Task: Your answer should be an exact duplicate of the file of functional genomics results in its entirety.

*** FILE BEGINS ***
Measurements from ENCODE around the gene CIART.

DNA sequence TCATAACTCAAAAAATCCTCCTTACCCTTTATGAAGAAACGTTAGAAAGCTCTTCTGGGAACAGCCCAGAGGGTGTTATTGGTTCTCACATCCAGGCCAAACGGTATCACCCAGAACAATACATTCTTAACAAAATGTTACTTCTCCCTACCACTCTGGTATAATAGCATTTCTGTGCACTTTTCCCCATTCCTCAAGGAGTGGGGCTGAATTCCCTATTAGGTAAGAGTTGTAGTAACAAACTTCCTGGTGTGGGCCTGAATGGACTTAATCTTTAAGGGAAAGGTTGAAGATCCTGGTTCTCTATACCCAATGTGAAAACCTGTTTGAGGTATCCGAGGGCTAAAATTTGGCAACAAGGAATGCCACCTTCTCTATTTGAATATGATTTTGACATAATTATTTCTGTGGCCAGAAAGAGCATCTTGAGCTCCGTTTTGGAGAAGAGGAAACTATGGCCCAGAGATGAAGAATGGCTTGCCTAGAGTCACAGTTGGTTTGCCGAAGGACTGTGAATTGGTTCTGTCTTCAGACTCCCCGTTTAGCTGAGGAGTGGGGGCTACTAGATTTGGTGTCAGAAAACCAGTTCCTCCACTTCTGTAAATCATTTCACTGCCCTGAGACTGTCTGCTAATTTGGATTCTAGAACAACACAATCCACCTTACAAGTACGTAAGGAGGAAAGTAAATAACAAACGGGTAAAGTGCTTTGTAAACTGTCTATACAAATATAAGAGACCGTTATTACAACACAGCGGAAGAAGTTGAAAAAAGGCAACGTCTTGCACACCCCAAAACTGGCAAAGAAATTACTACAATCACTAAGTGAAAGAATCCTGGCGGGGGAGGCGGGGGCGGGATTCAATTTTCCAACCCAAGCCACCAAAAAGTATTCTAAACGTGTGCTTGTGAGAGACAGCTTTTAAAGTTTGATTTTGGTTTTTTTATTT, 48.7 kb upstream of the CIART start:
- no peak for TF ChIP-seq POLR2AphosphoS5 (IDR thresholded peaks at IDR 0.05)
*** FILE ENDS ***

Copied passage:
Measurements from ENCODE around the gene CIART.

DNA sequence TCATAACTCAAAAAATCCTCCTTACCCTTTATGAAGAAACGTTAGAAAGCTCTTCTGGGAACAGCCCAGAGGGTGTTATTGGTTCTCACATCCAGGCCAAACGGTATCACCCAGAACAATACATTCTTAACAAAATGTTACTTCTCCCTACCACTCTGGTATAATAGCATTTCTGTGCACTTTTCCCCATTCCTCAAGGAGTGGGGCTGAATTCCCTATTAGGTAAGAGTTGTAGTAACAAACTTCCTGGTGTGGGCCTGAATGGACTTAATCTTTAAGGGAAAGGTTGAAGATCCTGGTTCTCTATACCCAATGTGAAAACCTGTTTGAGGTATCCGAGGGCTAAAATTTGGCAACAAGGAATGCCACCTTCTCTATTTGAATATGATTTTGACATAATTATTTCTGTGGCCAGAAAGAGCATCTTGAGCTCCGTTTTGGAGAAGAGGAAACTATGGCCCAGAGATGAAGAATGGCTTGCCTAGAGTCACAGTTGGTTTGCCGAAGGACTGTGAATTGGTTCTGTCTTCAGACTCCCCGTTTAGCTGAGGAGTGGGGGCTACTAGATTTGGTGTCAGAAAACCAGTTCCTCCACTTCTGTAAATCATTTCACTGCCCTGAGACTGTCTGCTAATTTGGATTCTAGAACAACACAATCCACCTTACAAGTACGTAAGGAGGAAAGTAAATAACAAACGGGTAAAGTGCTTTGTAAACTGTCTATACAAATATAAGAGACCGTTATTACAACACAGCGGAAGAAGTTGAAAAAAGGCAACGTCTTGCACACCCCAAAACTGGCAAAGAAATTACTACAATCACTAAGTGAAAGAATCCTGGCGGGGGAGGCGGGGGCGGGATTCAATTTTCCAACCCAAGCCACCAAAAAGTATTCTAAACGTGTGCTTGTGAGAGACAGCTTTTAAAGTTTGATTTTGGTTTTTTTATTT, 48.7 kb upstream of the CIART start:
- no peak for TF ChIP-seq POLR2AphosphoS5 (IDR thresholded peaks at IDR 0.05)